From multipotent stem cells, the hematopoietic system undergoes continuous differentiation to generate a remarkable array of mature cells throughout life. These hematopoietic stem cells (HSCs) hold promise for cell therapy through bone marrow transplantation, as well as serving as a paradigm for stem cell biology, so they are the focus of intense investigation. However, studying these cells is impeded by their scarcity—they are present at around 1 per 50,000 bone marrow cells and there is still no reliable method to expand them in vitro.

Gazit et al. analyzed data from hundreds of microarrays to identify sets of genes uniquely expressed in individual hematopoietic cell types. They then mined the HSC-specific gene list to identify candidate markers for HSCs that might be useful to study these rare cells. They found that when mCherry was knocked-in to the locus of one of these genes, Fgd5, red fluorescence could be used to purify virtually all of the HSCs, as rigorously tested by both phenotypic and functional criteria. Moreover, they inserted a tamoxifen-inducible Cre recombinase into the locus, offering the possibility of using this mouse line for HSC-specific deletion or lineage tracing.

There are a number of genes that are highly expressed in HSCs, but most of these are shared with their immediate downstream progeny. Thus, establishing these Fdg5-reporter mouse lines and demonstrating the high and specific expression pattern that can be achieved with insertions into this locus is a significant contribution to the field. The power of the study lies in the utility of the mouse lines, but it also provides a benchmark for such reporters in the future.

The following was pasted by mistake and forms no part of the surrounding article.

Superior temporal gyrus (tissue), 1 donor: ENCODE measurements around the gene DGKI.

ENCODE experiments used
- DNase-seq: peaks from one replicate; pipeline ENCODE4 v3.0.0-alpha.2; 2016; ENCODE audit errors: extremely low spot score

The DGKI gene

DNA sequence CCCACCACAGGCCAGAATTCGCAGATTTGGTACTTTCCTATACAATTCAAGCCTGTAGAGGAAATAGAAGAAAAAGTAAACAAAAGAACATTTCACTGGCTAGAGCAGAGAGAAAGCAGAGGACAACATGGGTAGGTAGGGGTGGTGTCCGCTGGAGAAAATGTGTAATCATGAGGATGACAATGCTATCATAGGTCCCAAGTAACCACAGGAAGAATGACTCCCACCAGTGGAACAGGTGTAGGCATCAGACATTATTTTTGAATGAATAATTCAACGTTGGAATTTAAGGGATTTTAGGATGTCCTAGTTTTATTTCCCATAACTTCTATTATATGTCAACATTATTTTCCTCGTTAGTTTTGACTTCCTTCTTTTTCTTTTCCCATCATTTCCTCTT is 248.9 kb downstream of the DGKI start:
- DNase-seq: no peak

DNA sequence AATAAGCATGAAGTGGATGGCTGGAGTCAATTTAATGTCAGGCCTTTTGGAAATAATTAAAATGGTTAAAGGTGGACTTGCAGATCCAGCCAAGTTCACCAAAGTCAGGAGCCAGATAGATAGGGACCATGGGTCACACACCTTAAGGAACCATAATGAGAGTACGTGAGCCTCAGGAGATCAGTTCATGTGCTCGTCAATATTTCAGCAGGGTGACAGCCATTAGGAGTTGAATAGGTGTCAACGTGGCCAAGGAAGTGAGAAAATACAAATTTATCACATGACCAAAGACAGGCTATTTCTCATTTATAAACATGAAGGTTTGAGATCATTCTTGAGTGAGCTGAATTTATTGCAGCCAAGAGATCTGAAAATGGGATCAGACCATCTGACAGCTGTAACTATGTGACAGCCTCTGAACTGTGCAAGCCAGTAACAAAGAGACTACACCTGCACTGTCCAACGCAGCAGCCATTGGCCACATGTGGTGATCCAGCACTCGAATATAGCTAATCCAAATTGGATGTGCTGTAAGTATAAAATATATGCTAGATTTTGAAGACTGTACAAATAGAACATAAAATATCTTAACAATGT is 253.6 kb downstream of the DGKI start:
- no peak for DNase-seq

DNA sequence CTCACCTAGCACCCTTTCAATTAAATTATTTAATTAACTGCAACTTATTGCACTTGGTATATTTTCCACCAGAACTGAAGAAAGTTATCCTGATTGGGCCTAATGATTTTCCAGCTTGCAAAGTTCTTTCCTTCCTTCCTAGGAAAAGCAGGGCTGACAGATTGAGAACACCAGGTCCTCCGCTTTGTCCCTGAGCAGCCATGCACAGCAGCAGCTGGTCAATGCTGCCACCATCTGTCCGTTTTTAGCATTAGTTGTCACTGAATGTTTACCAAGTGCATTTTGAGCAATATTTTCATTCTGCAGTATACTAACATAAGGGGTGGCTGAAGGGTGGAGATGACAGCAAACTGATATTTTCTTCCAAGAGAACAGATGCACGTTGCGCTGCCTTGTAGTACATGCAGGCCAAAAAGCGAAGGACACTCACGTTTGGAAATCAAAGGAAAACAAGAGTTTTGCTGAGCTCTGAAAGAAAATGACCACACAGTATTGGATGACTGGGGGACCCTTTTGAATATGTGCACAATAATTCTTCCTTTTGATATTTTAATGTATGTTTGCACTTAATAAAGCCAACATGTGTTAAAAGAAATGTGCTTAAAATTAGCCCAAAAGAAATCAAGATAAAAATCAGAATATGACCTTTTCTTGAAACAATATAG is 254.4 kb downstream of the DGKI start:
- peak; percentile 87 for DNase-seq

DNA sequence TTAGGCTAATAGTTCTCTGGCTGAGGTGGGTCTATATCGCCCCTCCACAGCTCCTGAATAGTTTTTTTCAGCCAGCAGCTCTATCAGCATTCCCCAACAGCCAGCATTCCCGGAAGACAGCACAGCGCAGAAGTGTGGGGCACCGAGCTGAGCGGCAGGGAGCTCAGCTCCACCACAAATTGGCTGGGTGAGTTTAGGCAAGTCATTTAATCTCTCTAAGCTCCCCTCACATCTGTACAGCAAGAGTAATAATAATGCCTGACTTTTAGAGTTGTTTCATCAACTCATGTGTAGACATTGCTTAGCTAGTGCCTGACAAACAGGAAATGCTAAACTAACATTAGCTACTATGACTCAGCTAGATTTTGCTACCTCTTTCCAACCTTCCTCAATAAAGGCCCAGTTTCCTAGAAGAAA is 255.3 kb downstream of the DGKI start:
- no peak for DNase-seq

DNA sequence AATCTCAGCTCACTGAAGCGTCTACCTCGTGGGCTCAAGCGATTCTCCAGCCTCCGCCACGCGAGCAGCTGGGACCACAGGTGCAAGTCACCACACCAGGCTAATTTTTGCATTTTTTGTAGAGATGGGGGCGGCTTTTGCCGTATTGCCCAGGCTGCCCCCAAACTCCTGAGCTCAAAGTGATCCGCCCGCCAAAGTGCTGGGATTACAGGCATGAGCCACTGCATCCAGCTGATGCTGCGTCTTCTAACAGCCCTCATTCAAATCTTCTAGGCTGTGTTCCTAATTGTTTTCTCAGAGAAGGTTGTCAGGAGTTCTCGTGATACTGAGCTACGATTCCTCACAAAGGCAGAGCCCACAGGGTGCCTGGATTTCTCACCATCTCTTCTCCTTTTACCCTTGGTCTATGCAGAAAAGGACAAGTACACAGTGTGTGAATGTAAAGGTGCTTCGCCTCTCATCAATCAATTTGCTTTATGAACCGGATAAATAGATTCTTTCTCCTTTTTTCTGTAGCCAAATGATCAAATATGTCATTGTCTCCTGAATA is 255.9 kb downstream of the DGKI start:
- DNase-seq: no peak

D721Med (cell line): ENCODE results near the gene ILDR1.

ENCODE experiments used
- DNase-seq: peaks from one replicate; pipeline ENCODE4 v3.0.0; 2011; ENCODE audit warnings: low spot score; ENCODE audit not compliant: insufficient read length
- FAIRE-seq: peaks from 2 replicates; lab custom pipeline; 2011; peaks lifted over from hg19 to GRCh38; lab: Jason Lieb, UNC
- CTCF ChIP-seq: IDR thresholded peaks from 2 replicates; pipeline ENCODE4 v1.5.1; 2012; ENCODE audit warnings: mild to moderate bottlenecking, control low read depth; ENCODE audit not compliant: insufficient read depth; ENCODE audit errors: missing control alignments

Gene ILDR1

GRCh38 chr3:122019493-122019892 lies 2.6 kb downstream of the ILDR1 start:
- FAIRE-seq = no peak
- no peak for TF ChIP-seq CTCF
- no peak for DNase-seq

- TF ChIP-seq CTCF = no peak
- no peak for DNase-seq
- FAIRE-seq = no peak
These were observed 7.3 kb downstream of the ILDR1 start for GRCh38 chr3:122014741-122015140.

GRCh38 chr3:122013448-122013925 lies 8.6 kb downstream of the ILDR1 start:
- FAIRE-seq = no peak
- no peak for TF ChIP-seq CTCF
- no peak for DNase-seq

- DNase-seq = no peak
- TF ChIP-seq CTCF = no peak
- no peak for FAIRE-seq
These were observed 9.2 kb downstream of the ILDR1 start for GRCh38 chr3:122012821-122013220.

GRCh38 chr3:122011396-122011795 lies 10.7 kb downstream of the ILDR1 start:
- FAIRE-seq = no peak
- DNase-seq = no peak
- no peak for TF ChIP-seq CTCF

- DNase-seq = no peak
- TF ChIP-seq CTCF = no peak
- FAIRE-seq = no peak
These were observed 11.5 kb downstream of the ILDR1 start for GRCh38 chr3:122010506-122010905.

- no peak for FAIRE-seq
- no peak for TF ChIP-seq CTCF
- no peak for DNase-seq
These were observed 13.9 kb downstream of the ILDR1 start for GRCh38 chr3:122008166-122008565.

This strategy could also be exploited to generate other lineage-specific reporter or deleter mouse lines. The bioinformatics approach generates sets of genes that can serve as what my lab previously termed “cellular fingerprints” that can be used as cell-type identifiers, and some may confer unique cellular properties that merit functional investigation.

Whereas General George S. Patton said, “A pint of sweat saves a gallon of blood,” here we have a valiant effort, undoubtedly representing gallons of sweat, that will be useful for making a pint or more of blood.

References

Gazit
R.
et al
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2014
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J. Exp. Med.
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